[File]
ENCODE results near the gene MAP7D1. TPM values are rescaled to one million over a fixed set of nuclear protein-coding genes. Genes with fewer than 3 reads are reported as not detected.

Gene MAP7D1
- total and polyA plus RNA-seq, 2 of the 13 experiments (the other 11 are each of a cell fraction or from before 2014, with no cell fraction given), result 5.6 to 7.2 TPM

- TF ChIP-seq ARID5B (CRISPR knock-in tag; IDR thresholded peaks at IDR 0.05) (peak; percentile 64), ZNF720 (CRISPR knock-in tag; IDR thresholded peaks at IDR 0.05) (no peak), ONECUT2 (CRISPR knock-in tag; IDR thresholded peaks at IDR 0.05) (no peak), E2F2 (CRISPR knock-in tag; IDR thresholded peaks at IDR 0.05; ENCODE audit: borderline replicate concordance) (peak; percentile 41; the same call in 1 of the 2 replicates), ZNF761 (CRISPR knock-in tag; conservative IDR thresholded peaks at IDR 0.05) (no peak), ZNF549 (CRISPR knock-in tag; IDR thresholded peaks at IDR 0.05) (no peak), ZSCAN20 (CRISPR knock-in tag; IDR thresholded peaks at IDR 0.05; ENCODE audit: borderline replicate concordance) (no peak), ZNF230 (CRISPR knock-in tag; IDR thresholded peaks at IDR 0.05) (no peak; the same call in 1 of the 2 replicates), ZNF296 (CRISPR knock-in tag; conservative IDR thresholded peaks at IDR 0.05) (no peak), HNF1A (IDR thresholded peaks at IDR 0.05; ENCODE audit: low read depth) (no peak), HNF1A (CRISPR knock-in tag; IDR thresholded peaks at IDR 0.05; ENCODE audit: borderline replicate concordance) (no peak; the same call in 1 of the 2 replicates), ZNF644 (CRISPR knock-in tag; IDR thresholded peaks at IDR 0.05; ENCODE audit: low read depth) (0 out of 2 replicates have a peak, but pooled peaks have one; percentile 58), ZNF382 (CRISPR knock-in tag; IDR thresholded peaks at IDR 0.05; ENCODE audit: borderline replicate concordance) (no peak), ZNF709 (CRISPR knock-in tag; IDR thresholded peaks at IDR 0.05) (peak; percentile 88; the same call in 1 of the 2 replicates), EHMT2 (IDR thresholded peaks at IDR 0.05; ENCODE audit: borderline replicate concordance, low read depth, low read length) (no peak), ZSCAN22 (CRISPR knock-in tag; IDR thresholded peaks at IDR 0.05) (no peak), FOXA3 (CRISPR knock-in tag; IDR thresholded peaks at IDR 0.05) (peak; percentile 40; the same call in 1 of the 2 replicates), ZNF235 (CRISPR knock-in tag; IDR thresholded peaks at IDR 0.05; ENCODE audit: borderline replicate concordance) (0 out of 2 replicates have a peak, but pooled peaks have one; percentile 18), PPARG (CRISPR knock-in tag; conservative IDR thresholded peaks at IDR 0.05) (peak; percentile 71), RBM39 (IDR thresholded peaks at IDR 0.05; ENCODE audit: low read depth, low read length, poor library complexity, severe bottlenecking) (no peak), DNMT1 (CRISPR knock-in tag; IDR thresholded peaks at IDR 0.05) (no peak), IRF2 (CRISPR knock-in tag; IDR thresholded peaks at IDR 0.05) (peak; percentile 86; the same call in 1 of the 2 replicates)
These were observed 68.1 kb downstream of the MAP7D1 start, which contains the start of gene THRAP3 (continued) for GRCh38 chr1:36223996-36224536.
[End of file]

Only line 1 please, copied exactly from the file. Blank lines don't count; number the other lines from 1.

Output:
ENCODE results near the gene MAP7D1. TPM values are rescaled to one million over a fixed set of nuclear protein-coding genes. Genes with fewer than 3 reads are reported as not detected.